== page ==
24/05/2024: This Week in Gold with Market Updates: 

24/05/2024: This Week in Gold with Market Updates: 

Price Action: 

Gold Price: 

Gold opened the week trading at $2,415 per ounce after closing the previous week 2.3% higher, marking the metal’s second consecutive weekly move to the upside. Gold had a more subdued week this week when compared to the previous week, with price closing lower for 3 out of the 5 trading days. 

On Monday, gold opened at $2,415 and consolidated for much of the day with little fluctuation. There were multiple FED speakers on Monday, hence the caution within gold markets. Gold ultimately finished 0.5% higher to close the day at $2,427 per ounce. 

On Tuesday, gold began to decline gradually throughout the day. Opening at $2.427 per ounce, price fell a total of $6 which equated to a daily decline of 0.2%. Consolidation in the DXY and Treasury Yields provided little motivation for gold to make a major move higher or lower. 

On Wednesday, price opened at $2,421 per ounce and a clear bearish trend was noticeable for the day. Gold’s push to the downside was influenced by a strengthening DXY. Price closed $42 lower, moving the precious metal back below the $2,400, to $2,379 per ounce. This was a 1.7% decline. 

On Thursday, gold experienced its largest daily decline for the week. This was influenced by various economic data releases that dampened any upside potential that gold may have had for the day. U.S. Manufacturing, Composite, and Services PMI all beat expectations, signalling a strengthening and robust economy. A strengthening economy and gold prices are generally inversely related. Gold closed the day 2.1% lower at $2,329 per ounce. Conversely, DXY showed further strengthening throughout the day, while Treasury Yields were also seen to climb and close the day higher. 

On Friday, gold opened at $2,329 per ounce. After an early move higher, price consolidated for most of the day. At the time of writing, gold is trading at $2,339 per ounce, meaning it is on track to close the week 3.1% lower.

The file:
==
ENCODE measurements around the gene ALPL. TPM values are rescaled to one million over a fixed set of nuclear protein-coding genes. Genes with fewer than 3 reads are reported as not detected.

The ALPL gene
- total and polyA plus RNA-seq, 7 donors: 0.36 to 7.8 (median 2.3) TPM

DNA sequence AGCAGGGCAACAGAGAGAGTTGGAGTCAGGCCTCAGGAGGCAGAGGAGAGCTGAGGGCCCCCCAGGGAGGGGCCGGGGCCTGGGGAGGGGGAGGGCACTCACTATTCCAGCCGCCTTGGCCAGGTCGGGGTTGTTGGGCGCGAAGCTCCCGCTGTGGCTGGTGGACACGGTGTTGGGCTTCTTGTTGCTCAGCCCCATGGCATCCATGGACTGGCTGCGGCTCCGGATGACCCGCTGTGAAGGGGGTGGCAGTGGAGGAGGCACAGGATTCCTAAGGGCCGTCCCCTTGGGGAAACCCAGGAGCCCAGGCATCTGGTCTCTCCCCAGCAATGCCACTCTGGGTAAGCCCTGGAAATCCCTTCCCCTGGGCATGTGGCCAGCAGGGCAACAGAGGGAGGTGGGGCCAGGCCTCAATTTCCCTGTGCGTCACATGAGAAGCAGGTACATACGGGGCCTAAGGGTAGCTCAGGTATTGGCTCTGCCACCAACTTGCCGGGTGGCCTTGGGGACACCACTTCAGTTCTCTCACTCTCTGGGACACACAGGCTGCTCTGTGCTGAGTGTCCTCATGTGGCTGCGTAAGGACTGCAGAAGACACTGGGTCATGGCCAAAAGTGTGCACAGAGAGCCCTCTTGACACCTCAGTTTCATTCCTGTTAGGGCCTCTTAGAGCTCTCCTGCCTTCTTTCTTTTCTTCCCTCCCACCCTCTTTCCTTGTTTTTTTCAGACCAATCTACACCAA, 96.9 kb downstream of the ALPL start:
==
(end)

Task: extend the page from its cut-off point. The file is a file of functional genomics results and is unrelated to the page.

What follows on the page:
24/05/2024: This Week in Gold with Market Updates: 

Silver Price: 

Silver opened the week trading at $31.50 per ounce, after breaking through $30 the week prior. Silver experienced a huge surge during the previous trading week, climbing 11.8% in total. This momentum did not carry into the current trading week, with price showing consolidation early on in the week before making a gradual decline mid-week and consolidating again at the end of the week. 

At the time of writing, silver is trading at $30.47 per ounce, meaning it is on track to close the week 3.3% lower.  

24/05/2024: This Week in Gold with Market Updates: 

Market Updates: 

22/05/2024: U.K. CPI & U.K. Core CPI


Consumer Price Index (CPI) data for the U.K. was released on Wednesday. CPI measures the average change over time in the prices paid by consumers for a basket of goods and services, making it a key indicator of inflation.

For the month of April, the U.K. CPI (Y-o-Y) came in at 2.3%, higher than the expected 2.1% but significantly lower than the previous month’s 3.2%. On a monthly basis, CPI (M-o-M) was 0.3%, also higher than the expected 0.2% but lower than March’s 0.6%.

U.K. Core CPI: 

The U.K. Core CPI, which excludes volatile items such as food and energy, showed a year-over-year increase of 3.9%, exceeding the expected 3.6% but down from the previous month’s 4.2%. Month-over-month, Core CPI rose by 0.9%, surpassing both the expected 0.7% and the previous month’s 0.6%.